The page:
Ilana Spiegel jumps early in CU Regents race for CD6

AURORA | Just weeks after a controversial vote to hire new University of Colorado President Mark Kennedy, a Centennial education advocate announced she’ll be running to replace the regent that voted for him.
Illana Spiegel

Ilana Spiegel, a Democrat, announced Monday that she is running for election to the University of Colorado Board of Regents 6th Congressional District seat. Voters in parts of Arapahoe, Adams and Douglas counties will cast their votes in November 2020.

That seat is currently held by John Carson, a Highlands Ranch Republican. He is eligible for re-election, but he told The Sentinel he has not yet decided whether he will run and will make a decision this summer.
Spiegel hopes to make the leap to state politics on the CU Board of Regents, a 9-person board that makes decisions on tuition and leadership hiring for the almost 70,000 CU students at its four campuses from Boulder to Colorado Springs, including Aurora’s CU Denver Anschutz Medical Campus.
The board’s five Republican regents approved a new president, Mark Kennedy, over the four Democratic regents and some public opposition last month.
The vote energized campus activists and Spiegel.
Spiegel is a familiar name for local public education boosters. For eight years she has served on the Cherry Creek schools District Accountability Committee, which provides a level of parent and community oversight of school board and district decisions. Spiegel has four children, one of which will be a CU Boulder student in the fall.
Spiegel ran unsuccessfully against Rebecca McClellan for the 6th CD State Board of Education seat in 2015. She is self-employed as an education consultant for parents who need information about complex special education programs and as a consultant for developers building in Centennial that seek out community input, she said.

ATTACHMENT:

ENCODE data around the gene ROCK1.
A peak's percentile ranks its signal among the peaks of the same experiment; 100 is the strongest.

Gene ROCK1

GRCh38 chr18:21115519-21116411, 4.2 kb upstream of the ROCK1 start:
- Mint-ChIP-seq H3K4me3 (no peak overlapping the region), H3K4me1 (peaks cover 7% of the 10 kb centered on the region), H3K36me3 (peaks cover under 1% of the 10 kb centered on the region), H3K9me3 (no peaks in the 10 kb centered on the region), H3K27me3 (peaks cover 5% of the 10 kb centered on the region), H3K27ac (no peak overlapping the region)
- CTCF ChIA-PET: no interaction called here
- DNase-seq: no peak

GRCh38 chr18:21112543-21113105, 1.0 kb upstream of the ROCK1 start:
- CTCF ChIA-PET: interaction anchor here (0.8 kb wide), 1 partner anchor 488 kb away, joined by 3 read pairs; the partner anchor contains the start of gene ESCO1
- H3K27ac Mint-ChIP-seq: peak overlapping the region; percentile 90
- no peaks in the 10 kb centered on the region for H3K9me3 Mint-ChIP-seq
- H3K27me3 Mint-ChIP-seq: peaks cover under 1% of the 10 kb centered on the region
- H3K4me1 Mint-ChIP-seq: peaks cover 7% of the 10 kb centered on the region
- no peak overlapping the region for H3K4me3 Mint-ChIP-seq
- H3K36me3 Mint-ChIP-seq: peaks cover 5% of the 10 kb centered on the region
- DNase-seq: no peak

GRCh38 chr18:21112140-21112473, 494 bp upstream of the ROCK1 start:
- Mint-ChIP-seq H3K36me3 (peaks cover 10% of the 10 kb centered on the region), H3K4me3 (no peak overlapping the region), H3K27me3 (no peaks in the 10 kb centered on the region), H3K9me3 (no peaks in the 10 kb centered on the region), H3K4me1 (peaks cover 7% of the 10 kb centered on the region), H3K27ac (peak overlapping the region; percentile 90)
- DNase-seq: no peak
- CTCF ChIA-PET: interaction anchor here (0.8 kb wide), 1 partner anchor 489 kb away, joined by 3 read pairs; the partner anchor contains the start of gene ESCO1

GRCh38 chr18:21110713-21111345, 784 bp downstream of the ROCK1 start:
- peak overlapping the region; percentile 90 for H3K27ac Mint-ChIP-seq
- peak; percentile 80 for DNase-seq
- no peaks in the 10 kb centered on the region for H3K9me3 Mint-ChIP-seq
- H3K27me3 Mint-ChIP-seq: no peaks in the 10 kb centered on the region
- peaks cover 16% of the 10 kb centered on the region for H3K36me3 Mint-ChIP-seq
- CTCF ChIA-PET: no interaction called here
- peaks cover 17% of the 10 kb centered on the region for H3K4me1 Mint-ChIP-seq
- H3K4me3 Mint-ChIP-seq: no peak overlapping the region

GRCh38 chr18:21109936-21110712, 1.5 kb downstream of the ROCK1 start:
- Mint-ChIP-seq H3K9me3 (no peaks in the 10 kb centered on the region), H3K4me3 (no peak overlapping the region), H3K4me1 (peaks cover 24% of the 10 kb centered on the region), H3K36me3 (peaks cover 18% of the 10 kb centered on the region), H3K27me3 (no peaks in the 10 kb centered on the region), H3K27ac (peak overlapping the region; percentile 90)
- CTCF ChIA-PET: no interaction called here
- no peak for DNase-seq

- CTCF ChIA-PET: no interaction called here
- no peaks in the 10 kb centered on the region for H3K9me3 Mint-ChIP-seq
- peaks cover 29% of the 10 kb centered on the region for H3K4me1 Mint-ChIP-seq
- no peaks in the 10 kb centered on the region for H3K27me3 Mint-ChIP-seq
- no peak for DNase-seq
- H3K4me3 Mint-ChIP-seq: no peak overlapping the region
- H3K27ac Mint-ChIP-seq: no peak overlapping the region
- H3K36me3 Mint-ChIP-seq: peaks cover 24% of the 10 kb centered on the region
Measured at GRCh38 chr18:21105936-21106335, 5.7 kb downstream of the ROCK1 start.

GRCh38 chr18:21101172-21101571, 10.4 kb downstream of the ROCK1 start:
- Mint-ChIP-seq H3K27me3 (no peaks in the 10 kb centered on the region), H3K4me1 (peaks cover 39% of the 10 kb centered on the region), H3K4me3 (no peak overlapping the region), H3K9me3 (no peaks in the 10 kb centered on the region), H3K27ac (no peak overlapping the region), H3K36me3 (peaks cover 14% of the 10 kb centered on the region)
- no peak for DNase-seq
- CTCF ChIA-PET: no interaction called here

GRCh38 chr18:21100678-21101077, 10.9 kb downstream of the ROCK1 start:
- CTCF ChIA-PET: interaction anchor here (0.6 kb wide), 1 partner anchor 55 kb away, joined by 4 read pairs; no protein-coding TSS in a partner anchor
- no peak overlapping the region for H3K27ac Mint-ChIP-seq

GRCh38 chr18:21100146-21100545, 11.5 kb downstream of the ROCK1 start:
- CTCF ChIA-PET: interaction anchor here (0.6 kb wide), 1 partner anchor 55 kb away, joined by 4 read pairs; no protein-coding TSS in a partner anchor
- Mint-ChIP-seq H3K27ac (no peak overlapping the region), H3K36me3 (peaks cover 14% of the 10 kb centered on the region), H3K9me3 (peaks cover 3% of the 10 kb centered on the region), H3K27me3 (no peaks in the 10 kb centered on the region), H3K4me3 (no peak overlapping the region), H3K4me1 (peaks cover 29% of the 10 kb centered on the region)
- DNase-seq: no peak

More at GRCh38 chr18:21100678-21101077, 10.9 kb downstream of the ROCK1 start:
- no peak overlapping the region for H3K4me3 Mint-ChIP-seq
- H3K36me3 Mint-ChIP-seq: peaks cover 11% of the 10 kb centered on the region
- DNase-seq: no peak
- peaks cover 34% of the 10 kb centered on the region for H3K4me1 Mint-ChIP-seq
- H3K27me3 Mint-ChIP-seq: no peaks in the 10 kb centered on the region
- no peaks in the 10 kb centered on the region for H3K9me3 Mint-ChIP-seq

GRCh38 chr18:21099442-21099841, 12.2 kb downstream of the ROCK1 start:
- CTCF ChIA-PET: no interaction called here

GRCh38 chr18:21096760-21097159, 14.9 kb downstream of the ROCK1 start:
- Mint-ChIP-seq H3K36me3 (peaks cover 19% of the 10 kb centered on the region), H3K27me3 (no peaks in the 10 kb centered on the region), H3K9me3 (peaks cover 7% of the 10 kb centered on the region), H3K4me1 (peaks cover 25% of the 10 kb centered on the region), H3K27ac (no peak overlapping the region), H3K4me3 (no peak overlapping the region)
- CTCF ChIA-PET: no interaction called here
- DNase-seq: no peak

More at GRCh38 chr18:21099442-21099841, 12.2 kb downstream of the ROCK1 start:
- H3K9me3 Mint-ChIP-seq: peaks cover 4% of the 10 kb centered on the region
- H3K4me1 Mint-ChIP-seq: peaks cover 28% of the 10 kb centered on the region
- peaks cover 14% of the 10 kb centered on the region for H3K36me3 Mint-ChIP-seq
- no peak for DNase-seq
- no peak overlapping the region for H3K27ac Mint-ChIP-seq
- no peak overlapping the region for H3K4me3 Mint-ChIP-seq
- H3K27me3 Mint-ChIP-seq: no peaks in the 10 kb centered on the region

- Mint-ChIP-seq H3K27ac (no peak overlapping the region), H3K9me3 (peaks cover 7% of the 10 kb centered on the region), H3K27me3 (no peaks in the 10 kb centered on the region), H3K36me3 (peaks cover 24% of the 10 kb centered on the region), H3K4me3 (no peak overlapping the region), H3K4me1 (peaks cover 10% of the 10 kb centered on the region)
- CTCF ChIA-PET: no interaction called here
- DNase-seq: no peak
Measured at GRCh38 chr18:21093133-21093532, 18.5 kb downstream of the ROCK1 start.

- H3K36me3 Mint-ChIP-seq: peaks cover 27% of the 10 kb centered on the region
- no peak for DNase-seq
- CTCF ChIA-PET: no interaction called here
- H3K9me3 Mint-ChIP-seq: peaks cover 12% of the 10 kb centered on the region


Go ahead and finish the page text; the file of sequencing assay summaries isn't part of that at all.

With 17 months before CD6 residents will cast their votes, Spiegel has her sights set on affordability and some workforce preparedness curricula changes.
CU provides an enormous financial benefit to the state – it garnered over $1 billion in research awards in 2018, alone, according to its website – but it has become increasingly expensive in response to declining funding from state government.
Direct state funding only accounted for 4.5 percent of the CU system’s almost $1.8 billion budget this fiscal year, or about $81 million. Comparatively, student tuition and fees accounted for more than $842 million, and private gifts or contributions comprised $172 million.
According to CU’s website, the estimated cost of two semesters at CU Boulder is more than $28,000 a year with fees and on-campus living for a Colorado resident student, compared with almost $54,000 a year for an out-of-state resident student. Critics say the costs exclude low-income students.